Friday, June 11, 2010

Happy World Ocean Day!

World Ocean's Day is now officially recognized on June 8th. This day gives us a chance to appreciate and reflect about the importance of our ocean waters and impact that we have on it. It's our chance to give back in any way that we can, through outreach, education, beach clean-ups, or songs. In celebration of World Ocean Day the folks at PTMSC organized a beach clean-up. With the help of sixteen fabulous volunteers we collected trash from over a mile of Fort Worden State Park!

                       Chrissy, Heather, Julia  and volunteers Luther and  Todd  find a plastics hotspot
Reasons why we love the oceans: 
  • It gives us oxygen to breathe
  • We find peace around it
  • Provides food for us
  • Holds unknown mysteries
  • Its beauty
  • Helps regulate our climate
  • Amazing sea life!
All of the trash found down a mile long stretch of beach
All of the plastic fragments
                     A cap o' caps                                                                                     Tons o' straws 
                Interesting finds                                                                                  Plastic rainbow of color

Do You Hear It?

The ocean is breathing, do you hear it?
Its soft breath rolls with every wave.
It crashes upon the sandy beach
Making its mark upon the shore.

The ocean is whispering, do you hear it?
It soft voice is a melody of the wind across the water.
It whistles silently through our minds
Making its mark upon our souls.

The ocean is calling, do you hear it?
The sweet sound of life beneath.
It calls to you, it calls to me
Making its mark upon our hearts.

The ocean is weeping, do you hear it?
The silent cries rise from the deep.
It pleads for us to save it
Making its mark upon our conscience.

Will you help it? Do you hear it?
The voice so sweet and gentle.
All it asks is that you help
And keep its breath safe from harm.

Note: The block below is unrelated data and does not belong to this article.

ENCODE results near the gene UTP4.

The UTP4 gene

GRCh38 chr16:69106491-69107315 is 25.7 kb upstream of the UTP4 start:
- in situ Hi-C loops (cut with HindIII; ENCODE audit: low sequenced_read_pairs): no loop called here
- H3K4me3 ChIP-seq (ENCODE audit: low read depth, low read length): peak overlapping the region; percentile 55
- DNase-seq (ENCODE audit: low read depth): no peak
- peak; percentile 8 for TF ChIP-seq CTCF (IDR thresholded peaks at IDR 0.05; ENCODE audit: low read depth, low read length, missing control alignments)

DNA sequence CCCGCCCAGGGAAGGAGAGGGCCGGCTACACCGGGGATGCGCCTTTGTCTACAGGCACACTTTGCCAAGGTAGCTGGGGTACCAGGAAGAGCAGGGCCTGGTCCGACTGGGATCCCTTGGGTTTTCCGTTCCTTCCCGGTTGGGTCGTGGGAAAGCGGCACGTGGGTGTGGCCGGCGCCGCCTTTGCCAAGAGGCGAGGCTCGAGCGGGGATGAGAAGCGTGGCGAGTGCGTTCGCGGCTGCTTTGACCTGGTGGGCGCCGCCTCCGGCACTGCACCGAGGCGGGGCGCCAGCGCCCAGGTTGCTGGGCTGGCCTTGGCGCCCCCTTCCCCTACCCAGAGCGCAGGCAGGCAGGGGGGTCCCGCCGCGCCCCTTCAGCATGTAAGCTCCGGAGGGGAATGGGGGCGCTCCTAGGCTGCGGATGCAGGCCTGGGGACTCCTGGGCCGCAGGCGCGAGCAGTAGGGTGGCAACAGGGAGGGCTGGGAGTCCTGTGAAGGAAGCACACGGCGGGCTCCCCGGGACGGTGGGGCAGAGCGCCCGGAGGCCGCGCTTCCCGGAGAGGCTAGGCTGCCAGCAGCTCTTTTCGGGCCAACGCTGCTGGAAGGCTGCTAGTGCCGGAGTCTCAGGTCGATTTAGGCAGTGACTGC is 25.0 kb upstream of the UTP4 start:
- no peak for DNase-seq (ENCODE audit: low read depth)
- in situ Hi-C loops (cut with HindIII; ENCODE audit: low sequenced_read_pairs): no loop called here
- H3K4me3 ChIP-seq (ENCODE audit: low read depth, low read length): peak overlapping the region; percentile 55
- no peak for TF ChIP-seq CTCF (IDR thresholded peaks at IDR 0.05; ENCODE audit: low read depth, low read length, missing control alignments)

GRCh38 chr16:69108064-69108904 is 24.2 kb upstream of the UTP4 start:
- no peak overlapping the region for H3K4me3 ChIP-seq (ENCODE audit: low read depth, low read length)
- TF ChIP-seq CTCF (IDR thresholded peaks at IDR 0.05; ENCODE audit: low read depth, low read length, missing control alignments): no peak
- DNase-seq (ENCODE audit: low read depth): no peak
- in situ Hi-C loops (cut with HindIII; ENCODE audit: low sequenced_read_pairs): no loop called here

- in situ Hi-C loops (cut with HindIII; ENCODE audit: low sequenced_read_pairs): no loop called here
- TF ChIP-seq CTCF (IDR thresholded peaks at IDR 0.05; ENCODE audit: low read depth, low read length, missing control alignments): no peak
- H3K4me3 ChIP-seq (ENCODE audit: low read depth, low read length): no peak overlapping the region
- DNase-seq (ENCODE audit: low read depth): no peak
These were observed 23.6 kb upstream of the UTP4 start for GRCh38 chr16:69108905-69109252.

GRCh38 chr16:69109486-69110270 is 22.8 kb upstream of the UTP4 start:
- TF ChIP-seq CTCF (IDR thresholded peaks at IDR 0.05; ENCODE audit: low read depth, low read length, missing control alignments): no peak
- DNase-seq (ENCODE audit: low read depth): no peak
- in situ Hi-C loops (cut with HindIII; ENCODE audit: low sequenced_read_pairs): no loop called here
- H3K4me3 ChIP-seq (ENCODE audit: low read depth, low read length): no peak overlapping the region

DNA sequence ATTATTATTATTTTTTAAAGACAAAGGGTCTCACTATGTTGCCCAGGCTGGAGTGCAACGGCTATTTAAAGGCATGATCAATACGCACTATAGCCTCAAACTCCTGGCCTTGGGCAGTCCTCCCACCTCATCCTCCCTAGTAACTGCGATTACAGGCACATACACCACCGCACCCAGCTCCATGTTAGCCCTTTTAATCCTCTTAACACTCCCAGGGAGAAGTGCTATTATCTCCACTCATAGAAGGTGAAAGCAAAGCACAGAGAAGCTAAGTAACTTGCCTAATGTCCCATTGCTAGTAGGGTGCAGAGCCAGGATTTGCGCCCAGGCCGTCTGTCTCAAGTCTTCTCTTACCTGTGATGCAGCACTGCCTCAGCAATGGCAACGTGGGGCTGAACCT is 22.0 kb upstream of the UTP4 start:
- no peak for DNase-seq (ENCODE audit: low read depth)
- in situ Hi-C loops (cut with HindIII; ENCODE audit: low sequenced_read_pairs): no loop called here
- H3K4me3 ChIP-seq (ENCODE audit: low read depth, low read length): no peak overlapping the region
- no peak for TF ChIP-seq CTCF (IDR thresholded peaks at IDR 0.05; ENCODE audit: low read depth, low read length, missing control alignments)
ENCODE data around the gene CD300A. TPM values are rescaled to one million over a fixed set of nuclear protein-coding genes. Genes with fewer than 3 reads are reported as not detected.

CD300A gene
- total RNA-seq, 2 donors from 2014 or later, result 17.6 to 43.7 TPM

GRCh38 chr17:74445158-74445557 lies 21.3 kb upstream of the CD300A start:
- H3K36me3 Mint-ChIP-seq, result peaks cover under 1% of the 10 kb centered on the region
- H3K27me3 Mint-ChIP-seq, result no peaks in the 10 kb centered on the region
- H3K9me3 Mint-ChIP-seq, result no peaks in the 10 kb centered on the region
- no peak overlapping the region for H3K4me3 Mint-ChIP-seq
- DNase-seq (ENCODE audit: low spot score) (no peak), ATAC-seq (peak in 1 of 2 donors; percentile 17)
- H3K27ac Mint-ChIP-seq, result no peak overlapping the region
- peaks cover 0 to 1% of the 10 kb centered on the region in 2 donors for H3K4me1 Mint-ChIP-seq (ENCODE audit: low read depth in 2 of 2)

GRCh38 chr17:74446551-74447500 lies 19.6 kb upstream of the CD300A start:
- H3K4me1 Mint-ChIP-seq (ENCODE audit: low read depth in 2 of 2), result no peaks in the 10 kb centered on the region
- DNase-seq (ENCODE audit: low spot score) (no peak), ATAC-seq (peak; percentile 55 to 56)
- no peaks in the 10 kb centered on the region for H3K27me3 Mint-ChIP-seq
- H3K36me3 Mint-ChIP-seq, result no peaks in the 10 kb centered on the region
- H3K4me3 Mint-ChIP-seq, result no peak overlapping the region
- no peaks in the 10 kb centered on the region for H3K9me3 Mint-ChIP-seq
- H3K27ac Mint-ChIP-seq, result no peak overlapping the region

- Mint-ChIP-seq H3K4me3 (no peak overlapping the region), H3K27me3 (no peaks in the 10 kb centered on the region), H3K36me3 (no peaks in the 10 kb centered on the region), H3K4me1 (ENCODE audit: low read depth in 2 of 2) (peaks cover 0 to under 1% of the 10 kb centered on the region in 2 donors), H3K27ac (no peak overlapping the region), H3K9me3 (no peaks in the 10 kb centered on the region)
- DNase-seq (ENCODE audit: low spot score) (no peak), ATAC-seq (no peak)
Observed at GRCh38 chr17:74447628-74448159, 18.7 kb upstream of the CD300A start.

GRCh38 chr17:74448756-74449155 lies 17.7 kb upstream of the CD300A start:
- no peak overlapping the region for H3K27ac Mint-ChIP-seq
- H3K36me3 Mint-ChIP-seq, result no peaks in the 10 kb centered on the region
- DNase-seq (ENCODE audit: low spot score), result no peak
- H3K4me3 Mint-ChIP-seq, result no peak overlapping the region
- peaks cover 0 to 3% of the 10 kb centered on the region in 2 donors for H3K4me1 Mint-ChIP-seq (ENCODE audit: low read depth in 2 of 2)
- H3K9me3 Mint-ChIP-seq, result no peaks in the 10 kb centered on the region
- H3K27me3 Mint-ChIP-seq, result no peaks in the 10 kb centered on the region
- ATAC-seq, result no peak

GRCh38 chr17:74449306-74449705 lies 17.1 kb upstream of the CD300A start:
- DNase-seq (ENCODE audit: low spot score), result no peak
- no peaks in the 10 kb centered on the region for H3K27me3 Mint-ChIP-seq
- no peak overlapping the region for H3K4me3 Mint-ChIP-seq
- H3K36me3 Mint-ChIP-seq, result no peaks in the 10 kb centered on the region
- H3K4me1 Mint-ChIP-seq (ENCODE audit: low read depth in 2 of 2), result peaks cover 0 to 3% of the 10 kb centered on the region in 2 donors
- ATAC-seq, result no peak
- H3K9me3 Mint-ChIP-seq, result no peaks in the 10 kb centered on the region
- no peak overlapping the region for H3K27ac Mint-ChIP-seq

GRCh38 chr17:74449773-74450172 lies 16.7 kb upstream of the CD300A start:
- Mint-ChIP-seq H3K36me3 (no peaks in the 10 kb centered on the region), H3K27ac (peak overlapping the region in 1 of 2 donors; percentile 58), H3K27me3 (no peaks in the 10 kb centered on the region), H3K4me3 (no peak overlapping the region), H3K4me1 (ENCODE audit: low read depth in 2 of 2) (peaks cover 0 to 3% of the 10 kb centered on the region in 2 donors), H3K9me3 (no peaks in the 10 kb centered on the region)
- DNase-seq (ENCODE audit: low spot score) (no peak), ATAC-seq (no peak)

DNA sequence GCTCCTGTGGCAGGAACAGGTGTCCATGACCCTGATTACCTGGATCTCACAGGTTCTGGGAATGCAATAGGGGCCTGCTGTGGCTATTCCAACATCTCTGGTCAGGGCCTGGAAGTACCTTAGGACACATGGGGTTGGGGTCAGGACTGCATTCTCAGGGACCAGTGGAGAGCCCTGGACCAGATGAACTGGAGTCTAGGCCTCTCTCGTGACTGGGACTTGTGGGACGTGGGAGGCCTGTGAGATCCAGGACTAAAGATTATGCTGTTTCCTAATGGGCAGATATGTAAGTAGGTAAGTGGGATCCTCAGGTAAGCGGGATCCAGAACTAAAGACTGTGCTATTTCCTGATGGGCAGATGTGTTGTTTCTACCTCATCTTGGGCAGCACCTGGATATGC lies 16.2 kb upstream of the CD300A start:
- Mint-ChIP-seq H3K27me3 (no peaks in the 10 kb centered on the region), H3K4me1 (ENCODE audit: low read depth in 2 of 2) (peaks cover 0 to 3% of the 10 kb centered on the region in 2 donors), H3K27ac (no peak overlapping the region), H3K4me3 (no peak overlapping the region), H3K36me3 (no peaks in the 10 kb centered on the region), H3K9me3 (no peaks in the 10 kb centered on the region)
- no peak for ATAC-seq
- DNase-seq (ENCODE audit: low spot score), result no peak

~Chicken Soup for the Ocean Lover's Soul

Ocean, we just wanted to say that we appreciate you. What do you appreciate about our oceans?

Valerie Lindborg
Lab Coordinator


Chicken Soup for the Ocean Lover's Soul


Tuesday, June 1, 2010

The Orca Project meets The Blue Whale Project

In May, the Beaty Biodiversity Museum in Vancouver, B.C. unveiled their 85 ft blue whale skeleton to the public. Some of us here at PTMSC got a sneak peak!

Chrissy, Libby, Heather, and Julia with the Blue Whale skull!

At the crack of dawn we rubbed our eyes, rolled out of bed, stuffed our passports in our backpacks and headed for our neighbor to the north (also known as Canada). When we arrived, this project, which had been in the works for over 2 years, was coming to an end. Lee Post, our bone expert, accompanied us. It was fascinating to listen to him swap stories and information with Mike deRoos, the head articulator for The Blue Whale Project.

Bone Experts, Mike and Lee; examine the flipper bones of the blue whale.

The University of British Columbia's blue whale skeleton is full of interesting stories; some similar and others totally different from the tales of our own orca skeleton.  One of the more hilarious stories goes back to when the whale originally died on the East Coast in 1987. A local resident removed one of the blue whale's flippers (without permission!) with his personal chainsaw and stashed it in the woods behind his house for nearly 20 years. When UBC began excavating the skeleton, the man approached the crew and confessed the location of his blue whale souvenir. Grateful crew members then retrieved the bones, reuniting them with the rest of the body.

Here is a taste of what we saw:

Jess and the underside of the skull

Julia and the caudal (tail) vertebrae

Julia and Heather with a series of vertebrae

This experience left me feeling like a kid in a candy shop! Giddy, excited and fully stimulated! The finished skeleton is now on display at the Beaty Biodiversity Museum. I recommend heading up there and checking it out. I'm certainly planning to!

Learn more about The Blue Whale Project here:
Funding for PTMSC's Orca Project comes from the Institute for Museum and Library Services.

Looking forward to what's next,

Heather Jones, Orca Project Coordinator